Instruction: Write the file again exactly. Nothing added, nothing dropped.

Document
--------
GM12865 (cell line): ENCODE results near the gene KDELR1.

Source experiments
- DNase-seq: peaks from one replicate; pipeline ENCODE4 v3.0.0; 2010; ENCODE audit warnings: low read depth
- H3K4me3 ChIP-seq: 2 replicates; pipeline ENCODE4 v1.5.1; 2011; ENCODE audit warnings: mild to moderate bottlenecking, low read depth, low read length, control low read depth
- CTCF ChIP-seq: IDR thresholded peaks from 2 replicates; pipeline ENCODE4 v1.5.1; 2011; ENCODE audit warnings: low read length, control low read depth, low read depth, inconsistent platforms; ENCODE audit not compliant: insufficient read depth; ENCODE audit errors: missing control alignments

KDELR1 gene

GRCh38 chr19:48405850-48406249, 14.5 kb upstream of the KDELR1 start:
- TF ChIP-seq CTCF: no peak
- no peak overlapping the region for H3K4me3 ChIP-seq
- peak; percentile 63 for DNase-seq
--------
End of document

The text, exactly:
GM12865 (cell line): ENCODE results near the gene KDELR1.

Source experiments
- DNase-seq: peaks from one replicate; pipeline ENCODE4 v3.0.0; 2010; ENCODE audit warnings: low read depth
- H3K4me3 ChIP-seq: 2 replicates; pipeline ENCODE4 v1.5.1; 2011; ENCODE audit warnings: mild to moderate bottlenecking, low read depth, low read length, control low read depth
- CTCF ChIP-seq: IDR thresholded peaks from 2 replicates; pipeline ENCODE4 v1.5.1; 2011; ENCODE audit warnings: low read length, control low read depth, low read depth, inconsistent platforms; ENCODE audit not compliant: insufficient read depth; ENCODE audit errors: missing control alignments

KDELR1 gene

GRCh38 chr19:48405850-48406249, 14.5 kb upstream of the KDELR1 start:
- TF ChIP-seq CTCF: no peak
- no peak overlapping the region for H3K4me3 ChIP-seq
- peak; percentile 63 for DNase-seq